User.active.select(:name).map(&:name)

Or, even worse:

User.active.map(&:name)

Instead use pluck method:
Example:

User.active.pluck(:name)


Rescue to the rescue
Use rescue for one liner statements which may throw error instead of condition:

hsh = {:age => 50}
hsh[:name].downcase #=> Error
hsh[:name].try(:downcase) #=> nil

Or, even worse:

hsh[:name] ? hsh[:name].downcase : nil #=> nil

Instead use as below:

hsh[:name].downcase rescue nil #=> nil

OR

hsh[:name].to_s.downcase #=> ''


Allow both single item and and array to make use of the same loop without condition
I have observed that few folks write something like this

(items.is_a?(Array) ? Items : [items]).each do |item|
  #------------------
end

Instead use following:

[*items].each do |item|
  #------------------
end

Above code will take care of items containing either a single object or array.

Try to reduce redundancy using Ruby’s logic
method for checking odd number:

def odd?(x)
  x % 2 == 0 ? false : true
end

Instead make use of Ruby logics and simply it somewhat more.

def odd?(x)
  x % 2 != 0
end


SQL Injection

Never interpolate the input from the outside world into ActiveRecord query directly.

query = "SELECT * FROM users WHERE name = '#{name}' AND password = '#{password'} LIMIT 1"
results = User.connection.execute(query)

Above query will behave unexpected whenever a sql injection string is passed and name nad password:
Example:

name: ' OR 'a' = 'a
password: ' OR 'a' = 'a

above input will generate query something like

SELECT * FROM users WHERE name = '' OR 'a' = 'a' AND password = '' OR 'a' = 'a' LIMIT 1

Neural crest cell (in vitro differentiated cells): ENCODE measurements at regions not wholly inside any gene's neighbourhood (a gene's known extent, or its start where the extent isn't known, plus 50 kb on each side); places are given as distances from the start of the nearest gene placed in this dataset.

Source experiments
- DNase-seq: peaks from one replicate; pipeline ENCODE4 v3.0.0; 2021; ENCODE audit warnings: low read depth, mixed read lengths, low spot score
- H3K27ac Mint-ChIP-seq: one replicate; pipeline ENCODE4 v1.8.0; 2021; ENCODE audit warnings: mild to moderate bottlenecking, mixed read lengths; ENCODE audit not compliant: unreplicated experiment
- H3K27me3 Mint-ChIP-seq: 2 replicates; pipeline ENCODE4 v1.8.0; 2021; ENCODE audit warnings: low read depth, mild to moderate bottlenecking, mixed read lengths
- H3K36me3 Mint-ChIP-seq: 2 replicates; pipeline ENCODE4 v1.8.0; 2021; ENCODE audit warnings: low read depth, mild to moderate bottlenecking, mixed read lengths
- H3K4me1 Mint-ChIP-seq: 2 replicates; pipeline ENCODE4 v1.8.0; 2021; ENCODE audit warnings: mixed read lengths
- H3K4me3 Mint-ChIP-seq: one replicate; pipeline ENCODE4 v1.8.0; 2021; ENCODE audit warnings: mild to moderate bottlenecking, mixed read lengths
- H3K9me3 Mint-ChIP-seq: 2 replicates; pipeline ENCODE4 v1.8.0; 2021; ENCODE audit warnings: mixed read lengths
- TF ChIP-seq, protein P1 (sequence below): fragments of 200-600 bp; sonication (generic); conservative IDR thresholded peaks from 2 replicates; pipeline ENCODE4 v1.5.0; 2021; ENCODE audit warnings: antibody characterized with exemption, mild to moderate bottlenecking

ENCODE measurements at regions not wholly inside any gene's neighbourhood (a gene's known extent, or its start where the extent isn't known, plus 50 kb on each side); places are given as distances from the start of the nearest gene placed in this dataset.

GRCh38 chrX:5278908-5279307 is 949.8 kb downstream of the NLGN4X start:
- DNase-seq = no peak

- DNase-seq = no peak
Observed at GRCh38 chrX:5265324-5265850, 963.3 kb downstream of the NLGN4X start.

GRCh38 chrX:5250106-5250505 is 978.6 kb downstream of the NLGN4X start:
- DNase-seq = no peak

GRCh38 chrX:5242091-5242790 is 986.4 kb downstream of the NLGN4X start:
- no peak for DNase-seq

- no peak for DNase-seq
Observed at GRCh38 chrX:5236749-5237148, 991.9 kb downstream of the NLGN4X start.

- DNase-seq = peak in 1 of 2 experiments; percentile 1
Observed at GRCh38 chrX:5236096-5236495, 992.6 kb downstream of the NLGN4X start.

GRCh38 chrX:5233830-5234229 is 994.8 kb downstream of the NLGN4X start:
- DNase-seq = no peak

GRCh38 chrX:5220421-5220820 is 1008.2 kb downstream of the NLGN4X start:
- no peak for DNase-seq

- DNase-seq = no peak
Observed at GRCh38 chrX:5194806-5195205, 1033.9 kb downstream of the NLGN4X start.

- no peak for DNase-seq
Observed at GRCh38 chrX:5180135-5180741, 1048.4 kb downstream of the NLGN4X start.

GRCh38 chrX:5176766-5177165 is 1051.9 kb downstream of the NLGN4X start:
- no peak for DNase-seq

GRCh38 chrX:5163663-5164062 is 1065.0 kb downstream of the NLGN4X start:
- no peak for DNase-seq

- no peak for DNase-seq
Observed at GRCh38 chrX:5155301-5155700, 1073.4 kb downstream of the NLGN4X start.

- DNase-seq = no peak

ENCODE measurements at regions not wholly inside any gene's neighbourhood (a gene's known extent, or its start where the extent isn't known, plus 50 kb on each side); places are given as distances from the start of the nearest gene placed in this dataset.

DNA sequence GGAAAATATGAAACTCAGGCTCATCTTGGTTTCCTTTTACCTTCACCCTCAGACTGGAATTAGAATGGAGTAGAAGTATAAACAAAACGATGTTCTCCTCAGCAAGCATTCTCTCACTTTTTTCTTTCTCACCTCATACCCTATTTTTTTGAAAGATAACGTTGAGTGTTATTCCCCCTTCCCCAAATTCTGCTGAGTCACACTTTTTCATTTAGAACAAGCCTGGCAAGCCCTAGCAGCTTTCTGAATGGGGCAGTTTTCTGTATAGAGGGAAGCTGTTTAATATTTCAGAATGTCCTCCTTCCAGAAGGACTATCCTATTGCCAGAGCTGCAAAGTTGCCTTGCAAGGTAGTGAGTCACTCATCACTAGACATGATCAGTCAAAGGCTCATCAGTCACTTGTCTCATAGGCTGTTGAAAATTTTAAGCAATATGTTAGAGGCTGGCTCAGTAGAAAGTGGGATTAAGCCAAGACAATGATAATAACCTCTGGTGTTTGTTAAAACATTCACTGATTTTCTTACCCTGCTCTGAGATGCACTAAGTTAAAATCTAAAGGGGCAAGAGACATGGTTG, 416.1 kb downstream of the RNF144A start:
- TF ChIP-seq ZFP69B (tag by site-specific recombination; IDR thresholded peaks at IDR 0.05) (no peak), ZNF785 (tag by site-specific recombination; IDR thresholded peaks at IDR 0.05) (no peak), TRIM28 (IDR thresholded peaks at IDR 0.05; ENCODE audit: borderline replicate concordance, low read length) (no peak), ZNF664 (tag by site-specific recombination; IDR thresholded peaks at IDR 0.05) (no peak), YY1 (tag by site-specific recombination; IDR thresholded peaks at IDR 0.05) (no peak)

And above query will always return a user. Instead make use of ‘where’ or ‘find_by’ methods these will automatically escape the commas(‘/”) in the input value and will not allow query to return true and will check the record in database exactly what it had been passed as name and password.

ActiveRecord::Base::exists
Sometime we just need to check for existence of any record in the database. And I have seen coders are writing something like:
To check whether published books are present in the database or not:

books = Book.where(:published => true)
books.count > 0 # will return true if published books exists in datatbase.

Instead use ActiveRecord::Base::exists method as:

Book.exists?(:published => true)


N+1 queries
So, Basically it happens when we load a bunch of objects from the database, and then for each one of those objects we make 1 or more database query.
Example:

class Customer  { where(active: true) }
end
class Address < ActiveRecor...
  belongs_to :customer
end
@customers = Customer.active
   # this is fine the customer object is already in memory
   # this one fires one query to the database for finding Address record for each custome

Suppose we have 100 active customers then total database queries will be 101.
1 query for finding all the active customers and other 100 queries for finding an address for each.
Instead try eager_loading and just fire 2 queries for all.

@customers = Customer.active.includes(:address)

The above query will fire 1 query for finding all the customers and other query for finding all the address associated to the clients fetched in the first query.

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5 Responses to Common mistakes in RoR

  1. Pingback: Common mistakes in RoR | Allerin | Scoop.it

  2. gwhosubex gwhosubex says:

    “Use pluck instead of map”

    Why?

    • Nicolas Mosconi Nicolas Mosconi says:

      Because pluck will get only that field from the db as opposed to map which will get all the data for all the records and then will iterate over each object collecting the required field

  3. kris kris says:

    I prefer Array(items) over [*items], as it’s much more readable.

  4. Ben Ben says:

    @gwhosubex
    Because you aren’t loading each record.
    http://apidock.com/rails/ActiveRecord/Calculations/pluck